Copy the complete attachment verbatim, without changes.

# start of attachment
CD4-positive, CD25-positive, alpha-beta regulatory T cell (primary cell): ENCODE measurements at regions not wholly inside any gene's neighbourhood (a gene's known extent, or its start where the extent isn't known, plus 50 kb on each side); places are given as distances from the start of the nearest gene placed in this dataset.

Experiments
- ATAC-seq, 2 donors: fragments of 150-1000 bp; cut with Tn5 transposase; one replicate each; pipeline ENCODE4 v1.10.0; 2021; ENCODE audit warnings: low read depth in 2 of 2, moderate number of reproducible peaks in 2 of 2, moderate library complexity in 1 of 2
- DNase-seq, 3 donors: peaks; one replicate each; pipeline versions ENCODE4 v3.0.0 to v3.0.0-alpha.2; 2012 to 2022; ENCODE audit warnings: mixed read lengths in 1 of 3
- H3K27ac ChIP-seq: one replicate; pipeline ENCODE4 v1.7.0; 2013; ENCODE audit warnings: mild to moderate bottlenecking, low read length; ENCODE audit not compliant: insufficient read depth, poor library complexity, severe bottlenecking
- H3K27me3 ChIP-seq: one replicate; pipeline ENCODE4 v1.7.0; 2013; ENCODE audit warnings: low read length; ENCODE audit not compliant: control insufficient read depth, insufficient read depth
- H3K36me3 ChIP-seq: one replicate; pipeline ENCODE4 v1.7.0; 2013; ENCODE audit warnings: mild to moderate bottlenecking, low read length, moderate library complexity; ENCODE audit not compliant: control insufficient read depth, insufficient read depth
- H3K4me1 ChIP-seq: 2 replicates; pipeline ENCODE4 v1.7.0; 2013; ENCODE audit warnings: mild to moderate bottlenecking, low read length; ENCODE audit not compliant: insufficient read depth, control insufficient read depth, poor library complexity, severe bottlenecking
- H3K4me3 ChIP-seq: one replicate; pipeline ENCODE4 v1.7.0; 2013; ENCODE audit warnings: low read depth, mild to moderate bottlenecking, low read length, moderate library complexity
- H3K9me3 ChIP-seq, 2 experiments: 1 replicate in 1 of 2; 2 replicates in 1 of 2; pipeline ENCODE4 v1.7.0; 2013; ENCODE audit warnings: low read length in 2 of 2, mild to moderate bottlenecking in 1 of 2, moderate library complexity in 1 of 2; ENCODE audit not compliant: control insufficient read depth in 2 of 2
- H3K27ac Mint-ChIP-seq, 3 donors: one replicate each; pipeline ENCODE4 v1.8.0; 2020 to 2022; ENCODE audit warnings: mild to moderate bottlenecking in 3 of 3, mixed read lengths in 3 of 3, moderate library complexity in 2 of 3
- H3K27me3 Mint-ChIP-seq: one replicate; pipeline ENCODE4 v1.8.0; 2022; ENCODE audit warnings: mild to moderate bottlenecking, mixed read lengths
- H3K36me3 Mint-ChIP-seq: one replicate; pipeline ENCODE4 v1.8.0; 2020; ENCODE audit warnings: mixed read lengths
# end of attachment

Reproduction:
CD4-positive, CD25-positive, alpha-beta regulatory T cell (primary cell): ENCODE measurements at regions not wholly inside any gene's neighbourhood (a gene's known extent, or its start where the extent isn't known, plus 50 kb on each side); places are given as distances from the start of the nearest gene placed in this dataset.

Experiments
- ATAC-seq, 2 donors: fragments of 150-1000 bp; cut with Tn5 transposase; one replicate each; pipeline ENCODE4 v1.10.0; 2021; ENCODE audit warnings: low read depth in 2 of 2, moderate number of reproducible peaks in 2 of 2, moderate library complexity in 1 of 2
- DNase-seq, 3 donors: peaks; one replicate each; pipeline versions ENCODE4 v3.0.0 to v3.0.0-alpha.2; 2012 to 2022; ENCODE audit warnings: mixed read lengths in 1 of 3
- H3K27ac ChIP-seq: one replicate; pipeline ENCODE4 v1.7.0; 2013; ENCODE audit warnings: mild to moderate bottlenecking, low read length; ENCODE audit not compliant: insufficient read depth, poor library complexity, severe bottlenecking
- H3K27me3 ChIP-seq: one replicate; pipeline ENCODE4 v1.7.0; 2013; ENCODE audit warnings: low read length; ENCODE audit not compliant: control insufficient read depth, insufficient read depth
- H3K36me3 ChIP-seq: one replicate; pipeline ENCODE4 v1.7.0; 2013; ENCODE audit warnings: mild to moderate bottlenecking, low read length, moderate library complexity; ENCODE audit not compliant: control insufficient read depth, insufficient read depth
- H3K4me1 ChIP-seq: 2 replicates; pipeline ENCODE4 v1.7.0; 2013; ENCODE audit warnings: mild to moderate bottlenecking, low read length; ENCODE audit not compliant: insufficient read depth, control insufficient read depth, poor library complexity, severe bottlenecking
- H3K4me3 ChIP-seq: one replicate; pipeline ENCODE4 v1.7.0; 2013; ENCODE audit warnings: low read depth, mild to moderate bottlenecking, low read length, moderate library complexity
- H3K9me3 ChIP-seq, 2 experiments: 1 replicate in 1 of 2; 2 replicates in 1 of 2; pipeline ENCODE4 v1.7.0; 2013; ENCODE audit warnings: low read length in 2 of 2, mild to moderate bottlenecking in 1 of 2, moderate library complexity in 1 of 2; ENCODE audit not compliant: control insufficient read depth in 2 of 2
- H3K27ac Mint-ChIP-seq, 3 donors: one replicate each; pipeline ENCODE4 v1.8.0; 2020 to 2022; ENCODE audit warnings: mild to moderate bottlenecking in 3 of 3, mixed read lengths in 3 of 3, moderate library complexity in 2 of 3
- H3K27me3 Mint-ChIP-seq: one replicate; pipeline ENCODE4 v1.8.0; 2022; ENCODE audit warnings: mild to moderate bottlenecking, mixed read lengths
- H3K36me3 Mint-ChIP-seq: one replicate; pipeline ENCODE4 v1.8.0; 2020; ENCODE audit warnings: mixed read lengths